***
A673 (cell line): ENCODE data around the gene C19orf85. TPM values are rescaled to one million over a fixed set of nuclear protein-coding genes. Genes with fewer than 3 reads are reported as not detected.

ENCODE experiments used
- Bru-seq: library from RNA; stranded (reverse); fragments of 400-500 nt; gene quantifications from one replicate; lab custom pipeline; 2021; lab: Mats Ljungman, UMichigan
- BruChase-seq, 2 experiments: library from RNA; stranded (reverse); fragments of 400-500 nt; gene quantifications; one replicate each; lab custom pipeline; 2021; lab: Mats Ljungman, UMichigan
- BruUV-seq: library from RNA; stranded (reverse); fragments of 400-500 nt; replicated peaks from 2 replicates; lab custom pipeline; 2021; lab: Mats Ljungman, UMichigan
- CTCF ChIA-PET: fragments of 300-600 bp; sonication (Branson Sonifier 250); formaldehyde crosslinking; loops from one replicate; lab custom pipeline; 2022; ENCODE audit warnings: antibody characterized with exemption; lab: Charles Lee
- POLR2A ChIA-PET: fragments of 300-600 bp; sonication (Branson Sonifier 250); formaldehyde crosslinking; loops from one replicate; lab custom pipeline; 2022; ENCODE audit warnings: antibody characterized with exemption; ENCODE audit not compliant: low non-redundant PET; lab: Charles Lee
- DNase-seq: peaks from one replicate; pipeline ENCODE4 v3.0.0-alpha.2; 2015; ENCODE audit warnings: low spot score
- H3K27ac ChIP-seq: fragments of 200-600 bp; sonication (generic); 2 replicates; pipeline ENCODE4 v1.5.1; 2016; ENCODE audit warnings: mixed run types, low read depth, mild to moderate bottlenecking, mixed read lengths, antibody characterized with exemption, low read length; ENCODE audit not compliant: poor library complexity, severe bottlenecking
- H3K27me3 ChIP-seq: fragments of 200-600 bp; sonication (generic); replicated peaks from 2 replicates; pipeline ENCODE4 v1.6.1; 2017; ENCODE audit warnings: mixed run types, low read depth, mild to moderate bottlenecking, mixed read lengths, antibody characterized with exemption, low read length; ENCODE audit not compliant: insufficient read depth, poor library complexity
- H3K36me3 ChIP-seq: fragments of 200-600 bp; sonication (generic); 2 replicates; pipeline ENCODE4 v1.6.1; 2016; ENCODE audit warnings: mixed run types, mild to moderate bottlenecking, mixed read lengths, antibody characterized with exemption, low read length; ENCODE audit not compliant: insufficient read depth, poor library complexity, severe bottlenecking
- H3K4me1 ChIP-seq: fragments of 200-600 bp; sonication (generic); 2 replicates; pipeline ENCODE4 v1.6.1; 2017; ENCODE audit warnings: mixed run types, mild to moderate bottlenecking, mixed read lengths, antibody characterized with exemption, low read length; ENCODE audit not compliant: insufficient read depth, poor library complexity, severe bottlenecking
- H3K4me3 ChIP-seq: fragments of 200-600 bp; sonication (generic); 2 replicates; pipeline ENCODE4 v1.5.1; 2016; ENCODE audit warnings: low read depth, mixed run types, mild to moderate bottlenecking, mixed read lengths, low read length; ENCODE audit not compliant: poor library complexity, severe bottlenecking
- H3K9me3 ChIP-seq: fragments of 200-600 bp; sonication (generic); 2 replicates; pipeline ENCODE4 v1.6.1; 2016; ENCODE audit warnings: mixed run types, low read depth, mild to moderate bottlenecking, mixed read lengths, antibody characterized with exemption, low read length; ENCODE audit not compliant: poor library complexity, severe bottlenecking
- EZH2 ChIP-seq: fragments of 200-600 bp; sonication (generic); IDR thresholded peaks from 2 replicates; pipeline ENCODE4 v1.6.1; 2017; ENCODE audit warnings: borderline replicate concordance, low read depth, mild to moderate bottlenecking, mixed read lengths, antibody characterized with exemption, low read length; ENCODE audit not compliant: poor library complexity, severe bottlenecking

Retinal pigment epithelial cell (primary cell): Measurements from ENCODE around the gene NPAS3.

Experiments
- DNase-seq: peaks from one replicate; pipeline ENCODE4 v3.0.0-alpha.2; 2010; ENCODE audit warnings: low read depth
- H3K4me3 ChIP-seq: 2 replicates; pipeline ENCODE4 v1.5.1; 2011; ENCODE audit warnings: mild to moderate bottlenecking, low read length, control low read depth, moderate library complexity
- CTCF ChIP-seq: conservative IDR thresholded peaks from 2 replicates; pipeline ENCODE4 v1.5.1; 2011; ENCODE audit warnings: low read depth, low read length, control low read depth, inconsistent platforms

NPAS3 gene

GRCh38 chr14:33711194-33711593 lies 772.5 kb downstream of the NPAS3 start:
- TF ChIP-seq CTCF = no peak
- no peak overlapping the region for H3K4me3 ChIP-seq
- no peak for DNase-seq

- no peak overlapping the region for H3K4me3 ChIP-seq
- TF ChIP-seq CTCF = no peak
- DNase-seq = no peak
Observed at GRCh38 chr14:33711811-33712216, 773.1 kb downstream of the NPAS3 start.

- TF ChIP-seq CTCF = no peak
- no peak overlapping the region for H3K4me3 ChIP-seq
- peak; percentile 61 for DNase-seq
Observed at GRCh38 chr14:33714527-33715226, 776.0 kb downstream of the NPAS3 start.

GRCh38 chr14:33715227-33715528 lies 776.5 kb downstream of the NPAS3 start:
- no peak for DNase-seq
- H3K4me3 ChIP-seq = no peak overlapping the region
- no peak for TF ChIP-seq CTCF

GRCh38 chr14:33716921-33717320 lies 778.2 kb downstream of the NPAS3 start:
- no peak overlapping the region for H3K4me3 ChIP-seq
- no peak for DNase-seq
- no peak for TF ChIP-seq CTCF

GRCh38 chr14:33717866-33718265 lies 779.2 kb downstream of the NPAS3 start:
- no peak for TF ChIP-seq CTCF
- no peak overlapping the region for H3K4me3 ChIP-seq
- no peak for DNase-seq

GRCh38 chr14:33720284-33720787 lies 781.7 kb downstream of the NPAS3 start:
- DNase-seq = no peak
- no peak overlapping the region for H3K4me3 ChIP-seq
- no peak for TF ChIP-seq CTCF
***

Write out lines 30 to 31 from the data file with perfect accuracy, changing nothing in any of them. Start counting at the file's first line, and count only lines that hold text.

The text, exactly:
- TF ChIP-seq CTCF = no peak
- no peak overlapping the region for H3K4me3 ChIP-seq